MSU to Break Ground on New STEM Facility
A space that once powered the university will soon empower students for generations to come.
At 1:30 p.m. Aug. 31, MSU will break ground on the new STEM Teaching and Learning Facility. The new structure at Shaw Lane and Red Cedar Road will include modern teaching laboratories that incorporate active learning principles and foster cross-disciplinary teaching and learning, as well as support developing and evolving changes in related curriculum and its delivery.
Pairing these areas with the renovation of the former Shaw Lane Power Plant will promote interdisciplinary and collaborative opportunities for research on teaching and learning, support the evolution of teaching and learning methods and create a campus hub across the sciences, arts, and humanities.
“The new state-of-the-art STEM Teaching and Learning Facility will be one more reason why students should choose to study at MSU,” MSU Interim President John Engler said. “This amazing new facility will not only leverage the research being conducted at MSU on STEM teaching and learning but also will facilitate scientific interactions at the undergraduate student level and enhance the university’s ability to successfully compete for and retain talented students.”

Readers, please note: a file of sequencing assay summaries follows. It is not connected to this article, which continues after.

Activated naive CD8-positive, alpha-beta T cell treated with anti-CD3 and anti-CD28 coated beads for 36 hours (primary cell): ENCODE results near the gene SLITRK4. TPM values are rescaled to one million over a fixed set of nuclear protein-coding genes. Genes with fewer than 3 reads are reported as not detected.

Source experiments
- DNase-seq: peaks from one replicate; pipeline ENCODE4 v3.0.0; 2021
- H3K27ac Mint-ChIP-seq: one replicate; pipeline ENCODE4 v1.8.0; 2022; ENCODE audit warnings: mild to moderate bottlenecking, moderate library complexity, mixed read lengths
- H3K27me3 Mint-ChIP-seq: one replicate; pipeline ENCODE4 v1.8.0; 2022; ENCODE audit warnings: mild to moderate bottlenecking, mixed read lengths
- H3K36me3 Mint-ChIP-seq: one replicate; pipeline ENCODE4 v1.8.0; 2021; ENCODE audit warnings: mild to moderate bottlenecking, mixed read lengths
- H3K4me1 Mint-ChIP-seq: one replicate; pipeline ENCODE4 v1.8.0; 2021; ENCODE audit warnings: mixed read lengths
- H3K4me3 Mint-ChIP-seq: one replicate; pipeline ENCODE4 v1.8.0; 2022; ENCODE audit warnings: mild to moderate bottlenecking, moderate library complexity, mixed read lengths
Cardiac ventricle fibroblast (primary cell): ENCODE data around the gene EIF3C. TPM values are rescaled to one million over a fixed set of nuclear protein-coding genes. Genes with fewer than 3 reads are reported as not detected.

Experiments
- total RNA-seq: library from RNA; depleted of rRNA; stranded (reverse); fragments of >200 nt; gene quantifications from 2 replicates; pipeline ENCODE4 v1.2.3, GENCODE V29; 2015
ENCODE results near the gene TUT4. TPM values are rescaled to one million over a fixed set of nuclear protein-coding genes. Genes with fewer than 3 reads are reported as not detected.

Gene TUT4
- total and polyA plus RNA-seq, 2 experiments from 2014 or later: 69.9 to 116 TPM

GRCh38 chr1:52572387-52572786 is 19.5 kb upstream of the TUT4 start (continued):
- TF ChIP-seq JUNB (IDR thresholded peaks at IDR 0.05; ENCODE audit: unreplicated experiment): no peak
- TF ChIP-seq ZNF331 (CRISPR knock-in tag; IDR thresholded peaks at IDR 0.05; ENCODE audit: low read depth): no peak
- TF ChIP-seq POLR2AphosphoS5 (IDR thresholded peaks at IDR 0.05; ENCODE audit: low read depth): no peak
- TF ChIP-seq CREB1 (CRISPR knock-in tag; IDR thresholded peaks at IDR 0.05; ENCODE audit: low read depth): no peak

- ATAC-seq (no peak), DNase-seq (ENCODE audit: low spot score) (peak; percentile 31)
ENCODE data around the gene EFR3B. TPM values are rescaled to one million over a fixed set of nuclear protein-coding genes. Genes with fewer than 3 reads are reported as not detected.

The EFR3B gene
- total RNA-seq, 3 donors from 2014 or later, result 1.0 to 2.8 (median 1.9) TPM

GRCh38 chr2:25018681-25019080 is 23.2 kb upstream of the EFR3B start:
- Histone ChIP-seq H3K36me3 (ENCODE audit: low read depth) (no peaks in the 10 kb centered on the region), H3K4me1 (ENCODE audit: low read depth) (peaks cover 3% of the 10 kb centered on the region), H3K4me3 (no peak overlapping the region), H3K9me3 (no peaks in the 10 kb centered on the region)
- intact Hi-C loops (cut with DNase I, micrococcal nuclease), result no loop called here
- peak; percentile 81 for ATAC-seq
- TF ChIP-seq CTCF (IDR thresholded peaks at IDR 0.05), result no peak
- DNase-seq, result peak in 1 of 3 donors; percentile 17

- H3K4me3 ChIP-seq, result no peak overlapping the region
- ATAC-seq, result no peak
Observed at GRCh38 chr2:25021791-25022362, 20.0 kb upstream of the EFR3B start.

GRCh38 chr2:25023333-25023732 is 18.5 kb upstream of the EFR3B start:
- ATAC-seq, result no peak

Located at Red Cedar Road and Shaw Lane, the 117,000-square-foot structure will house undergraduate teaching laboratories, project laboratories and breakout space that will support gateway courses for biological sciences, chemistry, computer science, physics, and engineering.
Renovation work already has begun on the former Shaw Lane Power Plant.
The project began in October 2015 when the Board of Trustees authorized planning for the Strategic Academic Development Initiative—a framework to continue investments supporting student success, aligning with state and national priorities to graduate more students in STEM-related fields. During the past 10 years, enrolled credit hours in science, technology, engineering and math-related courses at MSU have increased by nearly 40 percent.
- Melody Kindraka via MSU Today